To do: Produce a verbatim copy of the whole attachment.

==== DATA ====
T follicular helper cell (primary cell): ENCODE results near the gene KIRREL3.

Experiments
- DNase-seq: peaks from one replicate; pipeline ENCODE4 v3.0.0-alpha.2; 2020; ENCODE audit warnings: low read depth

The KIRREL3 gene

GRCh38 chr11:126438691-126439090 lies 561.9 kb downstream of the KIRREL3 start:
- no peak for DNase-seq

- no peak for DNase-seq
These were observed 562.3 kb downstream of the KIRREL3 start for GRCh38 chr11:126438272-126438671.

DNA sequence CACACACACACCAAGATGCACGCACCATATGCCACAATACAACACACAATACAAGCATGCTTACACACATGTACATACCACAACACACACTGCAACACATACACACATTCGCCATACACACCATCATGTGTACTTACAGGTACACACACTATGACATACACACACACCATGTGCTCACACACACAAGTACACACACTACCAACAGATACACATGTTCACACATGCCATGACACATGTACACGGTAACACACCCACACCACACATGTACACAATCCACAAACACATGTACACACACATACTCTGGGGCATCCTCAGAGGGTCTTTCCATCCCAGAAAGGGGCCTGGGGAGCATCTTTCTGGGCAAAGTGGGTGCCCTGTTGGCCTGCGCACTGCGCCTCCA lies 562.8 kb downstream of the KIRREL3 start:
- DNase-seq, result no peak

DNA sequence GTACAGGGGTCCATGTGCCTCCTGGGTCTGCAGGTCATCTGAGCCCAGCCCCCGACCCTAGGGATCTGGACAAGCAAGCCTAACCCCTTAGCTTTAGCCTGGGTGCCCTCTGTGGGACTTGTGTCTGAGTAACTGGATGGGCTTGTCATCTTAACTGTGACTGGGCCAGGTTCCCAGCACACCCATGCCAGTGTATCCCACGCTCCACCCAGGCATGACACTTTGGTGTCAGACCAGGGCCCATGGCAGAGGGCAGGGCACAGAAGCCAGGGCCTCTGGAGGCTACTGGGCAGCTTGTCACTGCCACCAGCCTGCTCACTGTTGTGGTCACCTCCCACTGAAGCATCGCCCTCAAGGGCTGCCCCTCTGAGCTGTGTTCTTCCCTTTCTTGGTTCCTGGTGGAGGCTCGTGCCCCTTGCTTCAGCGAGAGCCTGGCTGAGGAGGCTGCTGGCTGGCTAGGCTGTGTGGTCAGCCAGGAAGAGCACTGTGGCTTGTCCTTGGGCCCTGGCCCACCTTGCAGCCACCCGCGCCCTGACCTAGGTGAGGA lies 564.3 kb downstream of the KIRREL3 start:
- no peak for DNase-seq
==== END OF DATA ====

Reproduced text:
T follicular helper cell (primary cell): ENCODE results near the gene KIRREL3.

Experiments
- DNase-seq: peaks from one replicate; pipeline ENCODE4 v3.0.0-alpha.2; 2020; ENCODE audit warnings: low read depth

The KIRREL3 gene

GRCh38 chr11:126438691-126439090 lies 561.9 kb downstream of the KIRREL3 start:
- no peak for DNase-seq

- no peak for DNase-seq
These were observed 562.3 kb downstream of the KIRREL3 start for GRCh38 chr11:126438272-126438671.

DNA sequence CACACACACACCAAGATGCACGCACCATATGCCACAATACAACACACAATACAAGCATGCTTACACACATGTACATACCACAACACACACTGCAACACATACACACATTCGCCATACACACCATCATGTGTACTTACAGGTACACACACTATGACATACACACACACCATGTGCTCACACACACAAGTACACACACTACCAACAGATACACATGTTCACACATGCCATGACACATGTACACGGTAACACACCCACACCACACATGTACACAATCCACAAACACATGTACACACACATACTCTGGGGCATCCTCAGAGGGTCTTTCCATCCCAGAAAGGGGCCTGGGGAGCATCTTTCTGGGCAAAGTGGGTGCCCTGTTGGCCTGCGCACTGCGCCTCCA lies 562.8 kb downstream of the KIRREL3 start:
- DNase-seq, result no peak

DNA sequence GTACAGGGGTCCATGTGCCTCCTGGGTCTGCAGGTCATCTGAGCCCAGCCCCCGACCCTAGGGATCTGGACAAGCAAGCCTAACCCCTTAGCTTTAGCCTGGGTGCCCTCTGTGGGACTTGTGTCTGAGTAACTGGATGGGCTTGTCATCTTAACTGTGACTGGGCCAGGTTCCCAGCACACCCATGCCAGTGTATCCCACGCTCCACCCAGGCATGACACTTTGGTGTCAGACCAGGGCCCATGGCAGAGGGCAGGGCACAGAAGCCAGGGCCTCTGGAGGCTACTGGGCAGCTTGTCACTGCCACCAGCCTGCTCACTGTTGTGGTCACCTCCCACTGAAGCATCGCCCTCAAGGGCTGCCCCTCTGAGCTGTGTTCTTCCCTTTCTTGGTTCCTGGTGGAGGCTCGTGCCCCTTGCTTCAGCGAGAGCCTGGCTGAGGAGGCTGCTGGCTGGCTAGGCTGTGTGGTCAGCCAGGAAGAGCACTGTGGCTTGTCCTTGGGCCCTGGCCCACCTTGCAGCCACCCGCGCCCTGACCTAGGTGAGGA lies 564.3 kb downstream of the KIRREL3 start:
- no peak for DNase-seq